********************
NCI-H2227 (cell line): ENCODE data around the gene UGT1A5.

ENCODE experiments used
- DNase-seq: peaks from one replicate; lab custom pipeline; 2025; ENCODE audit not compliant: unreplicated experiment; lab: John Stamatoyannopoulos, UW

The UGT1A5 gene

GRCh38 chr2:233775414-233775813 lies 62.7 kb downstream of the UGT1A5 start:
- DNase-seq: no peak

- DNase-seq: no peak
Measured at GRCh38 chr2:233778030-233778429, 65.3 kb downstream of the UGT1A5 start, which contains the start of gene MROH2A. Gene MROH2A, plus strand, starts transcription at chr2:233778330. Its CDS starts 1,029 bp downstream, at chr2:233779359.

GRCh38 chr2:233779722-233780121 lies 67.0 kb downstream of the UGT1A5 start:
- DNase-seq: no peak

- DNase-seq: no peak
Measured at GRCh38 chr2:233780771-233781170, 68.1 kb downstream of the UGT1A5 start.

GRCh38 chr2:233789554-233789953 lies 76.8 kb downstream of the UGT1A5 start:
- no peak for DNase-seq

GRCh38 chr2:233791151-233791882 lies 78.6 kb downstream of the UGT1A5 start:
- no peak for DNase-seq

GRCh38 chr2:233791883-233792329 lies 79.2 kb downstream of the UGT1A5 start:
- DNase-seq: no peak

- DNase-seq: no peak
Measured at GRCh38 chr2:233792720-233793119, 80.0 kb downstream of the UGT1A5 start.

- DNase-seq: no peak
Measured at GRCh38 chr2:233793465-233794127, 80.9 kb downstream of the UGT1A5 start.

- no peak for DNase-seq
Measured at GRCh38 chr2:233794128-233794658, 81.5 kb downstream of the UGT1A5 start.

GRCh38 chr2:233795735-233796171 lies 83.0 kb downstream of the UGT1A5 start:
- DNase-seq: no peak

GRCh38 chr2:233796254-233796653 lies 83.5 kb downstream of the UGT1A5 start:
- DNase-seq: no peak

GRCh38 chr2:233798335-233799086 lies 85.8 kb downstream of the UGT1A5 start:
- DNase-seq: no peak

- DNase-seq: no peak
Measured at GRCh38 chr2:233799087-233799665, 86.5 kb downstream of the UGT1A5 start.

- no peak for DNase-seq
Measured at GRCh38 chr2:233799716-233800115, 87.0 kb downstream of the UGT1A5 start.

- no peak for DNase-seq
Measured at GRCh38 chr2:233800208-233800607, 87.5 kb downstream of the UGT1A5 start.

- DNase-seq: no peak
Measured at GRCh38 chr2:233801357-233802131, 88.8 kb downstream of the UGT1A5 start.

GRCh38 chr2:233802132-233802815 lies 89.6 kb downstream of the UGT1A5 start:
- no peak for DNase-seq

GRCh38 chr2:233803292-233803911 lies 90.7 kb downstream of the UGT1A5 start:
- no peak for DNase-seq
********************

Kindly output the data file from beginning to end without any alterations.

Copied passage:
NCI-H2227 (cell line): ENCODE data around the gene UGT1A5.

ENCODE experiments used
- DNase-seq: peaks from one replicate; lab custom pipeline; 2025; ENCODE audit not compliant: unreplicated experiment; lab: John Stamatoyannopoulos, UW

The UGT1A5 gene

GRCh38 chr2:233775414-233775813 lies 62.7 kb downstream of the UGT1A5 start:
- DNase-seq: no peak

- DNase-seq: no peak
Measured at GRCh38 chr2:233778030-233778429, 65.3 kb downstream of the UGT1A5 start, which contains the start of gene MROH2A. Gene MROH2A, plus strand, starts transcription at chr2:233778330. Its CDS starts 1,029 bp downstream, at chr2:233779359.

GRCh38 chr2:233779722-233780121 lies 67.0 kb downstream of the UGT1A5 start:
- DNase-seq: no peak

- DNase-seq: no peak
Measured at GRCh38 chr2:233780771-233781170, 68.1 kb downstream of the UGT1A5 start.

GRCh38 chr2:233789554-233789953 lies 76.8 kb downstream of the UGT1A5 start:
- no peak for DNase-seq

GRCh38 chr2:233791151-233791882 lies 78.6 kb downstream of the UGT1A5 start:
- no peak for DNase-seq

GRCh38 chr2:233791883-233792329 lies 79.2 kb downstream of the UGT1A5 start:
- DNase-seq: no peak

- DNase-seq: no peak
Measured at GRCh38 chr2:233792720-233793119, 80.0 kb downstream of the UGT1A5 start.

- DNase-seq: no peak
Measured at GRCh38 chr2:233793465-233794127, 80.9 kb downstream of the UGT1A5 start.

- no peak for DNase-seq
Measured at GRCh38 chr2:233794128-233794658, 81.5 kb downstream of the UGT1A5 start.

GRCh38 chr2:233795735-233796171 lies 83.0 kb downstream of the UGT1A5 start:
- DNase-seq: no peak

GRCh38 chr2:233796254-233796653 lies 83.5 kb downstream of the UGT1A5 start:
- DNase-seq: no peak

GRCh38 chr2:233798335-233799086 lies 85.8 kb downstream of the UGT1A5 start:
- DNase-seq: no peak

- DNase-seq: no peak
Measured at GRCh38 chr2:233799087-233799665, 86.5 kb downstream of the UGT1A5 start.

- no peak for DNase-seq
Measured at GRCh38 chr2:233799716-233800115, 87.0 kb downstream of the UGT1A5 start.

- no peak for DNase-seq
Measured at GRCh38 chr2:233800208-233800607, 87.5 kb downstream of the UGT1A5 start.

- DNase-seq: no peak
Measured at GRCh38 chr2:233801357-233802131, 88.8 kb downstream of the UGT1A5 start.

GRCh38 chr2:233802132-233802815 lies 89.6 kb downstream of the UGT1A5 start:
- no peak for DNase-seq

GRCh38 chr2:233803292-233803911 lies 90.7 kb downstream of the UGT1A5 start:
- no peak for DNase-seq